What is the Limit for Proof of Source of Funds for Cash, Precious Metals and Cryptocurrencies?
Due to the latest tightening of anti-money laundering laws, the media are once again reporting frequently on topics such as cash limit and proof of source of funds requirements. Often enough, this results in irritating formulations and misunderstandings. This not only damages consumers who are misinformed, but also the state’s reputation as a legislator.
The most recent example is the regulations concerning the proof of source of funds. We therefore summarize what the limit is for the obligation to present proof of origin for various assets.
There is no Blanket Limit on Proof of Source of Funds for Assets
Proof of origin of funds is generally evidence of the legitimate origin of financial resources and assets. While proof of origin is particularly targeted at cash. However, assets subject to proof can also be, for example, gold, silver, other precious metals, cryptocurrencies like Bitcoin, cars, jewelry and precious stones.
In the fight against money laundering, lawmakers want to make sure that your assets are not the proceeds of crime. Illegally acquired assets should not be brought into the economic cycle and thus “laundered”. In order to make the regulations on proof of origin of funds as comprehensible and practicable as possible, a flat-rate amount applicable to all cash transactions would have made sense as a threshold above which proof of origin must be presented.
However, the German Money Laundering Act (“Geldwäschegesetz“, GwG) regulates things in a much more differentiated manner. The limit for the presentation of the proof of origin depends in particular on the contractual partners involved in the transaction as well as the object of the transaction.
On a separate page, you can find out the latest date from which you must comply with the limit for the proof of origin in the following cases according to the current legal situation.
As of What Amount Proof of Origin of Funds Must be Provided in Connection With Cash?
It is not possible to give a general answer to the question of how much proof of the origin of funds must be provided in connection with cash. This is because the GwG differentiates between a wide variety of case constellations in the case of cash transactions. However, cases that are particularly relevant to everyday life can be grouped as follows.
- If you deposit cash into your checking account, the limit is EUR 10,000. Up to this amount, you can make cash deposits to your checking account without having to provide your bank with proof of the source of funds. However, this does not result from the GwG itself. Rather, the Federal Financial Supervisory Authority (“Bundesanstalt für Finanzdienstleistungsaufsicht“, BaFin) formulates this limit in its most recent special section of the Application and Interpretation Guidelines (“Auslegungs- und Anwendungshinweise“, AuA) to the GwG, which applies to credit institutions (link to the AuAs in our FAQ).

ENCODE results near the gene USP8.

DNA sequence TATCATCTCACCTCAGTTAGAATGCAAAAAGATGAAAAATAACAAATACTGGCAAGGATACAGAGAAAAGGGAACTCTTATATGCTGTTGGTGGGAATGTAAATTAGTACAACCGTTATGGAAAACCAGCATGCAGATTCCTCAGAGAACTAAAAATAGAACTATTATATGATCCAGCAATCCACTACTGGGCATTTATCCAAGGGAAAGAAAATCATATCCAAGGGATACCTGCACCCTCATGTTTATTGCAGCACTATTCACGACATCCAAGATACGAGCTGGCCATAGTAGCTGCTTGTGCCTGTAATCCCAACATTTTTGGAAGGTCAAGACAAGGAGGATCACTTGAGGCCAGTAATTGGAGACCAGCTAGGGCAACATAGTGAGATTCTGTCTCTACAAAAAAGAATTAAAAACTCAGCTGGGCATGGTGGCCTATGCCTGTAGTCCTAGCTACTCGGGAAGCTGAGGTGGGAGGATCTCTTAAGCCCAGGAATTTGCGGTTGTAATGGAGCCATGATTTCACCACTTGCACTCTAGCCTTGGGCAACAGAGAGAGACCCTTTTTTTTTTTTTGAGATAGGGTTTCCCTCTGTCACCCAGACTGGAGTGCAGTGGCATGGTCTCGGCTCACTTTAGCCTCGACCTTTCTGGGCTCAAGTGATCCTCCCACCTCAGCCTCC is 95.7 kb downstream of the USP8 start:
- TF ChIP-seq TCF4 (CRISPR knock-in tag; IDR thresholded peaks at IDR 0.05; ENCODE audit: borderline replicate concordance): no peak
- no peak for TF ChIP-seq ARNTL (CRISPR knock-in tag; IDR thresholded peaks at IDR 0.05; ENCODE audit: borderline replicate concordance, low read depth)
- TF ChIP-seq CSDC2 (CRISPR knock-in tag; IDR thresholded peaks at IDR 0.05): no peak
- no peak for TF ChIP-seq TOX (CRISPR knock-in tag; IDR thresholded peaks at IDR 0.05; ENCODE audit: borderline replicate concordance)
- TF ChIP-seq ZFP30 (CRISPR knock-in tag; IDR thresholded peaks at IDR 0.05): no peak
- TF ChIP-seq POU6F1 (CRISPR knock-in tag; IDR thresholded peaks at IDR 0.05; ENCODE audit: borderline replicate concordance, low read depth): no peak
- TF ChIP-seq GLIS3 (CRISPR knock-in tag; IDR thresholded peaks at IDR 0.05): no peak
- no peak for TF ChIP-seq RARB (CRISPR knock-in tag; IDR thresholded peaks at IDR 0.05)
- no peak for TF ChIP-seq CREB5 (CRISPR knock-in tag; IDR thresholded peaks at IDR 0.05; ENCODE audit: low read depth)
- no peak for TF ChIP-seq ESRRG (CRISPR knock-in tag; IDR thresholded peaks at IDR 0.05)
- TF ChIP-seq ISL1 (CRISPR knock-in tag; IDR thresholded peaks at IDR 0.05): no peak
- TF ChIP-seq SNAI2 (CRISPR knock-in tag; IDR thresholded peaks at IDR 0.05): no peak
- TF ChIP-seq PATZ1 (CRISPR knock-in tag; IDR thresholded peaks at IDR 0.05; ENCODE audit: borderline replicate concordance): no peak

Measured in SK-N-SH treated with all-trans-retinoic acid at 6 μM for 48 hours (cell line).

- For payments with cash when purchasing goods and items, there is basically no limit for a proof of origin. This means that for normal cash purchases, regardless of the purchase price, you generally do not have to provide proof of source of funds. However, there are exceptions to this principle. These apply, for example, to precious metals such as gold and silver (see below) and real estate. It is also important to note that traders must require you to provide proof of source of wealth whenever a cash payment is unusually large. When this is the case depends on the individual case. For car dealers, for example, a cash purchase of EUR 30,000 will not necessarily be unusually large.
Excursus: Based on these case groups, it becomes clear beyond the limit for proof of origin for cash that the much proclaimed cash ceiling does not actually exist in Germany.
Limit on the Purchase and Sale of Precious Metals Without Proof of Origin
As described above, payments with cash in Germany can generally be made without providing proof of origin of funds.
An exception to this principle under certain circumstances is the cash purchase or sale of precious metals such as gold, silver or platinum. On the one hand, the legislator differentiates according to where you want to buy or sell the precious metals. On the other hand, it is decisive whether you buy or sell the precious metals as a so-called existing customer or as an occasional customer.
Important: According to the current legal situation (August 2021), the above-mentioned obligation to require proof of origin for precious metal trading only applies to credit institutions! Precious metal traders who are not credit institutions are not obliged to demand proof of origin. For more information and a practical overview of all cash limits in connection with precious metals, please see our page on proof of origin for precious metals.